The Ban on Exporting Crude Oil

PBPA Statement on Iran Nuclear Agreement

Today, the United States announced an historic deal with Iran to curb that country’s nuclear program in exchange for lifting international sanctions on multiple aspects of Iran’s economy, including the export of crude oil.

In response to this deal, PBPA President Ben Shepperd issued the following statement:

“While we applaud the Administration’s efforts to contain the global threat posed by a nuclear-armed Iran, it must be noted the US is now allowing a state sponsor of terrorism to engage in the global petroleum market while preventing U.S. producers from doing the same. The economic pressure that brought Iran to the bargaining table exists right here at home – impacting American companies, American workers, and American families. We must lift the ban on crude oil exports and give our allies around the world a safe, reliable source of petroleum from the United States, not just additional supplies from unstable countries like Iran.”

– Ben Shepperd, PBPA President

July 14, 2015

About the Ban on Crude Oil Exports

Currently, U.S. crude oil producers are prohibited from exporting their products for sale on the world market. Crude produced in the U.S. can only be sold to domestic refiners, although those refiners may sell their refined products, like gasoline, around the world. This restriction places domestic crude oil in a very small group of commodities barred from accessing the free market. The only others are horses for slaughter and western red cedar – that’s it.

This departure from our free market system is a leftover regulation hastily created in the aftermath of the Arab Oil Embargo of the 1970s – a time when domestic oil production looked very different than it does today.

Today, advanced technologies like hydraulic fracturing and horizontal drilling have unlocked petroleum from shale formations that was previously thought too difficult or costly to extract. This energy renaissance has helped transform the U.S. from a nation dependent on oil imported from unstable regions of the world into a potential export powerhouse.

Get the Facts!

FACT: Allowing the export of U.S. crude oil will lower gas prices for consumers.

Currently, U.S. crude oil is a “stranded commodity,” traded separately from the world market and often at a lower price. Prices at the pump are set by the global crude market, not the lower domestic price. Lifting the ban would add U.S. crude to the world market, increasing supply and lowering gas prices.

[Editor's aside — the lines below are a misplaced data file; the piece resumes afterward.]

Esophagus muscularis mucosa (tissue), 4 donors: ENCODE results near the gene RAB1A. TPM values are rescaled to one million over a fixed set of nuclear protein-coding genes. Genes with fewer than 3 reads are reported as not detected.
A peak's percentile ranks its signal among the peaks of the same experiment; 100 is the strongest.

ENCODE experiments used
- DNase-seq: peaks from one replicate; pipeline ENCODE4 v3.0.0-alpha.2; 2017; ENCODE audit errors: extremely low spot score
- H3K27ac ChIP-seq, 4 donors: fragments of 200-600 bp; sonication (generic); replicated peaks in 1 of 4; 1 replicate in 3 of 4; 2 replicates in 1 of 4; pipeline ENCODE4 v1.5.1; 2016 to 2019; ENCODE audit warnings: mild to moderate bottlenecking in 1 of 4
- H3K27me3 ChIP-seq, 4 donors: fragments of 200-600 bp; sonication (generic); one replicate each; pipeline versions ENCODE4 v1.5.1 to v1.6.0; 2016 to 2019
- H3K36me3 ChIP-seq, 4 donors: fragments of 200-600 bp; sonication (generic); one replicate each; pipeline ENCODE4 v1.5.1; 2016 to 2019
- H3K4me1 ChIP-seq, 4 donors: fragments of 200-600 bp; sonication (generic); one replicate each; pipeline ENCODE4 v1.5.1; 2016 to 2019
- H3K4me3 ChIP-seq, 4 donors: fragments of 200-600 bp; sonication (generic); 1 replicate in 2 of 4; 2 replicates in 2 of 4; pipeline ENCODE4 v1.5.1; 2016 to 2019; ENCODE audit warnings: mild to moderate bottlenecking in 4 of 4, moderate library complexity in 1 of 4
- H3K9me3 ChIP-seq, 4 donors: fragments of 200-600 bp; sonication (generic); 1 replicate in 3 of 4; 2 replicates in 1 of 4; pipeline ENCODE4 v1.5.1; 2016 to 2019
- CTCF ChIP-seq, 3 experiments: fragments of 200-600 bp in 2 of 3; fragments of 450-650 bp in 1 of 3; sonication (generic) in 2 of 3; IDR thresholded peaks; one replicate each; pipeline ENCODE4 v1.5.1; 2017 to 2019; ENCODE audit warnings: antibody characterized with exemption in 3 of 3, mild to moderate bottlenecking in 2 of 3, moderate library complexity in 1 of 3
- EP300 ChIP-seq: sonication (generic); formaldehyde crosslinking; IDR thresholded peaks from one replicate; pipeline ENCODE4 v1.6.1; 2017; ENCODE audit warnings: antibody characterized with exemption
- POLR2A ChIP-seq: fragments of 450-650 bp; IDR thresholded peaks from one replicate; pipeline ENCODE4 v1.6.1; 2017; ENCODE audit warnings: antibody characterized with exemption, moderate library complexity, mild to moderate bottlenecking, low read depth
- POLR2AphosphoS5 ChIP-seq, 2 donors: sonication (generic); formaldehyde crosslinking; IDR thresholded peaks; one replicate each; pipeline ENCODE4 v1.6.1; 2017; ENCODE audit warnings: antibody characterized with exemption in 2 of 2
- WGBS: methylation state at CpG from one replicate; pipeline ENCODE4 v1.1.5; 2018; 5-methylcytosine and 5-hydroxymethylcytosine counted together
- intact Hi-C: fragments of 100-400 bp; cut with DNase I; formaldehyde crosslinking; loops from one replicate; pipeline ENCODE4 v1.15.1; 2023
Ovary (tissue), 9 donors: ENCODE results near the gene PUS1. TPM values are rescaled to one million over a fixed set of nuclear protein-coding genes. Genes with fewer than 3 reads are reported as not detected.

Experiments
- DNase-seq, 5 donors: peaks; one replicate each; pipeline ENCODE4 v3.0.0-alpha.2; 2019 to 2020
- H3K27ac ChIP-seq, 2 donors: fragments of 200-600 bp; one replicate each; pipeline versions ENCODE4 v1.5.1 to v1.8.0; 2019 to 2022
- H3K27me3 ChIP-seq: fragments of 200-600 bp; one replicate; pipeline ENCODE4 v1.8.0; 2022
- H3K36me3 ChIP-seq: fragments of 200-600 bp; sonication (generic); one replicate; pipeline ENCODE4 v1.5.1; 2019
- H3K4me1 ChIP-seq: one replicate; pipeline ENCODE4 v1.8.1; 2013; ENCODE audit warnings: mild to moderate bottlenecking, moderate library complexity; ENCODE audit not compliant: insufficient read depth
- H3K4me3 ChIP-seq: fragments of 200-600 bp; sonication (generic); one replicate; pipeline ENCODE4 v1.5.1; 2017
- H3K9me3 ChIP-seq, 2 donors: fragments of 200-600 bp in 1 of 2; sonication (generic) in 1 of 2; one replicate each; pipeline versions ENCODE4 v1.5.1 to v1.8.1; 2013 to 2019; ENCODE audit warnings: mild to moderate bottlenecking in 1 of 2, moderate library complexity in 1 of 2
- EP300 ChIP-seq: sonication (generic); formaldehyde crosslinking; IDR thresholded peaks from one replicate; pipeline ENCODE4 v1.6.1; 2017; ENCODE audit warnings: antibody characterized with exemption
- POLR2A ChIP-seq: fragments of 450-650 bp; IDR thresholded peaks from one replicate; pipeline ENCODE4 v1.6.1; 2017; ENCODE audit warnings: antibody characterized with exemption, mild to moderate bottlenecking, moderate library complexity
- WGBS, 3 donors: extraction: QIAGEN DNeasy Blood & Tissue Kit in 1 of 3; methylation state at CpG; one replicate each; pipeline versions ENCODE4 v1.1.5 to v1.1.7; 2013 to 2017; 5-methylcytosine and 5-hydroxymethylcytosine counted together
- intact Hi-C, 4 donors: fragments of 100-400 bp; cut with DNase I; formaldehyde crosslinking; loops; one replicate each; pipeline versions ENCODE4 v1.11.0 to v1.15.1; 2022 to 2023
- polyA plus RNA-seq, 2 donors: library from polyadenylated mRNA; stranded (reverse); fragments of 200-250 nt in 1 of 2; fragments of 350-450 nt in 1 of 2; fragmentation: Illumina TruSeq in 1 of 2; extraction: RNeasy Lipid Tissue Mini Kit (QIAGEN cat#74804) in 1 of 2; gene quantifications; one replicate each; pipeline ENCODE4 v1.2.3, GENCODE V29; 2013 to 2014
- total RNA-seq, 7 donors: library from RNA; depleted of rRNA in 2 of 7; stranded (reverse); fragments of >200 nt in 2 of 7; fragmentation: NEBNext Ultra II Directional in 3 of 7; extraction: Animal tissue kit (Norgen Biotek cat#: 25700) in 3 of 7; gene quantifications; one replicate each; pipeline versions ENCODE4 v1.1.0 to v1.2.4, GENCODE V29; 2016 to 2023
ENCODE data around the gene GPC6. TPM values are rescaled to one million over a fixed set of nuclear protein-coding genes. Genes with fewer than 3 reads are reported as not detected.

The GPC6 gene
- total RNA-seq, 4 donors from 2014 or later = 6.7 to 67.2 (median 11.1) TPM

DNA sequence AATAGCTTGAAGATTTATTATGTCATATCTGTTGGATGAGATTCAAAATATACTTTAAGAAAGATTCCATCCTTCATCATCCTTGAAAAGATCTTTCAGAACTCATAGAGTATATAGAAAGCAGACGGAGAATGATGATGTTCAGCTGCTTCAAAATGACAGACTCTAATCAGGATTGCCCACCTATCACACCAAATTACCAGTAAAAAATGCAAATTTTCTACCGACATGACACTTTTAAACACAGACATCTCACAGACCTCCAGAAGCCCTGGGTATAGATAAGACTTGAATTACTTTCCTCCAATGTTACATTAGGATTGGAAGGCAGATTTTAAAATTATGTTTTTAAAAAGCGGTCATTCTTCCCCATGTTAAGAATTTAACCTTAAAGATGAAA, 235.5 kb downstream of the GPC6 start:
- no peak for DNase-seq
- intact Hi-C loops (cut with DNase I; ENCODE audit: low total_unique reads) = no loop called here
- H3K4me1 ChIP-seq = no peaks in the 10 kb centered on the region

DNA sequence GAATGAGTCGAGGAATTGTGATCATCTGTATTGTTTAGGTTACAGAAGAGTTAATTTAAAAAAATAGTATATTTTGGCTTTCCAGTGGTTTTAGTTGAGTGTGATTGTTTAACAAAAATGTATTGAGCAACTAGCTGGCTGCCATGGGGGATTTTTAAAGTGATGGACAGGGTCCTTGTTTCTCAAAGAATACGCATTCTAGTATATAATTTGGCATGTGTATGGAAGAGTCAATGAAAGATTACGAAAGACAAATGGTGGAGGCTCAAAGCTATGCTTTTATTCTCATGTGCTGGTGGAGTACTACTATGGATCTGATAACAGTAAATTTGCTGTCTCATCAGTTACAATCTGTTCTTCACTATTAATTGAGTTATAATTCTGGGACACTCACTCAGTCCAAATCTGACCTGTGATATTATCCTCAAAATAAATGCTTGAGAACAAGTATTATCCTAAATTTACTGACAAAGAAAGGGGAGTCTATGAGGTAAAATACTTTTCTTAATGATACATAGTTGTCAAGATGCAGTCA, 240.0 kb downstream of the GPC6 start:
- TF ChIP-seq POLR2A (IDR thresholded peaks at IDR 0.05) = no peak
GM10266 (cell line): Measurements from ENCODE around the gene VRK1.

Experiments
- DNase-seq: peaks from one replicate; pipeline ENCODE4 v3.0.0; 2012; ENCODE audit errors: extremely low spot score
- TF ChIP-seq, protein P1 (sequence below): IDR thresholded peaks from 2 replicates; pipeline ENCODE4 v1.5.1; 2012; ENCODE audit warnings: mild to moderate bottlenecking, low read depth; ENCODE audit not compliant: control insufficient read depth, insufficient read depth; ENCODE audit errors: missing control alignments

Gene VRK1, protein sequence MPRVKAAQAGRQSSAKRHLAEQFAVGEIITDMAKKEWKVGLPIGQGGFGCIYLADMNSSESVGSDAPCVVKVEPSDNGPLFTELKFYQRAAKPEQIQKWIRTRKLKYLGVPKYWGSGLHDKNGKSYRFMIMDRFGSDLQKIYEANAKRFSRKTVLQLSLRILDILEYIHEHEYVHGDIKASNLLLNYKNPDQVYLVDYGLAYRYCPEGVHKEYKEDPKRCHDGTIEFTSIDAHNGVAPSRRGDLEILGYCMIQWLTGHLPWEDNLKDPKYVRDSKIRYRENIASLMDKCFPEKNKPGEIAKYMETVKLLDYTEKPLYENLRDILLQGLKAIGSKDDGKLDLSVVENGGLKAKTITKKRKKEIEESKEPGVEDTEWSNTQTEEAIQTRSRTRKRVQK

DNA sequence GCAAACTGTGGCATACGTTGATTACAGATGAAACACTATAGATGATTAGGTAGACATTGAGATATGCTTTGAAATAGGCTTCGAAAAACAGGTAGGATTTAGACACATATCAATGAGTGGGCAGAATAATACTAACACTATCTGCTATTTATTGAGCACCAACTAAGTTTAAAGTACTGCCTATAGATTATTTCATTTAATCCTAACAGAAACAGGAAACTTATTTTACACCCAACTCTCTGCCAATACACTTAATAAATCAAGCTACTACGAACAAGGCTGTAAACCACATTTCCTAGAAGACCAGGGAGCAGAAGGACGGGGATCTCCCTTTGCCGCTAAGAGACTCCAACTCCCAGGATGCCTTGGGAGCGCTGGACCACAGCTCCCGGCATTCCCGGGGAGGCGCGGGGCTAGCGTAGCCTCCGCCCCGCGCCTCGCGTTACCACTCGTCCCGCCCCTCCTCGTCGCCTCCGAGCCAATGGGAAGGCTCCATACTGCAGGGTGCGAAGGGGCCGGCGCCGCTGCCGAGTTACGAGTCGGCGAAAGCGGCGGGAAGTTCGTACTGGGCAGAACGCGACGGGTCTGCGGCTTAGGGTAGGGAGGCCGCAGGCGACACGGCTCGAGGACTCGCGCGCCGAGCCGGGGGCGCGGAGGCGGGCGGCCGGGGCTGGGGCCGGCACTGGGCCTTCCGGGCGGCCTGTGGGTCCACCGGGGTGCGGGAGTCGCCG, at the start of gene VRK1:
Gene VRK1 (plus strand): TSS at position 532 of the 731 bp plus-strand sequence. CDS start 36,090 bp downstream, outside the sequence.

Columbia University, Rice University, the Aspen Institute, the Brookings Institute, IHS Energy, ICF International, and the U.S. Government Accountability Office (GAO) all agree that lifting the ban on exports will lower gas prices for consumers.

According to IHS Energy: “Since U.S. gasoline is priced off global gasoline prices, not domestic crude prices, the reduction will flow back into lower prices at the pump reducing the gasoline price 8 cents a gallon. The savings for motorists is $265 billion over the 2016-2030 period.”

FACT: The U.S. is now the largest oil producer in the world.

According to the U.S. Energy Information Administration (EIA), total U.S. crude production averaged 7.5 million barrels per day (bpd) in 2013, a number that some experts say has grown to over 9 million bpd in 2015. That means the U.S. has now surpassed both Russia and Saudi Arabia as he largest global producer of crude oil and natural gas liquids by volume.

What’s more, numerous studies have indicated that lifting the export ban will encourage a dramatic rise in both investment and production. ICF International reports that “with crude exports, U.S. oil production is expected to grow faster and result in incremental U.S. oil production of between 110,000 – 500,000 barrels per day in 2020.”

FACT: Crude exports will increase our influence abroad, aid our allies, and enhance national security.

Many countries around the world depend on unstable regions and hostile regimes to meet their energy needs. Providing a safe, stable, and reliable alternative to meet global energy demands would be a game changer both for the United States and our allies, and could place more pressure on aggressors like Iran and Russia than any sanctions levied by the international community.

According to General Martin Dempsey, Chairman of the Joint Chiefs of Staff: “An energy independent and net exporter of energy as a nation has the potential to change the security environment around the world – notably in Europe and in the Middle East.”

FACT: Lifting the ban on exports would create jobs and grow the economy.

The domestic oil industry is already a tremendous economic engine for our economy, responsible for almost 10 million jobs nationwide. Lifting the ban on exports would supercharge that impact, adding hundreds of thousands of quality, high-paying jobs around the country. What’s more, the Brookings Institute concluded that the benefits will be “economy wide rather than just industry specific or necessarily new jobs. Rather as the welfare benefits of repealing the ban ripple through the economy, there will be a host of people flocking new employment opportunities.”

In fact, ICF International estimates that “the U.S. economy could gain up to 300,000 jobs in 2020 when crude exports are allowed.” Other studies have indicated that lifting the ban could add as much as 1% to GDP, which would equate to 1 million new jobs created.

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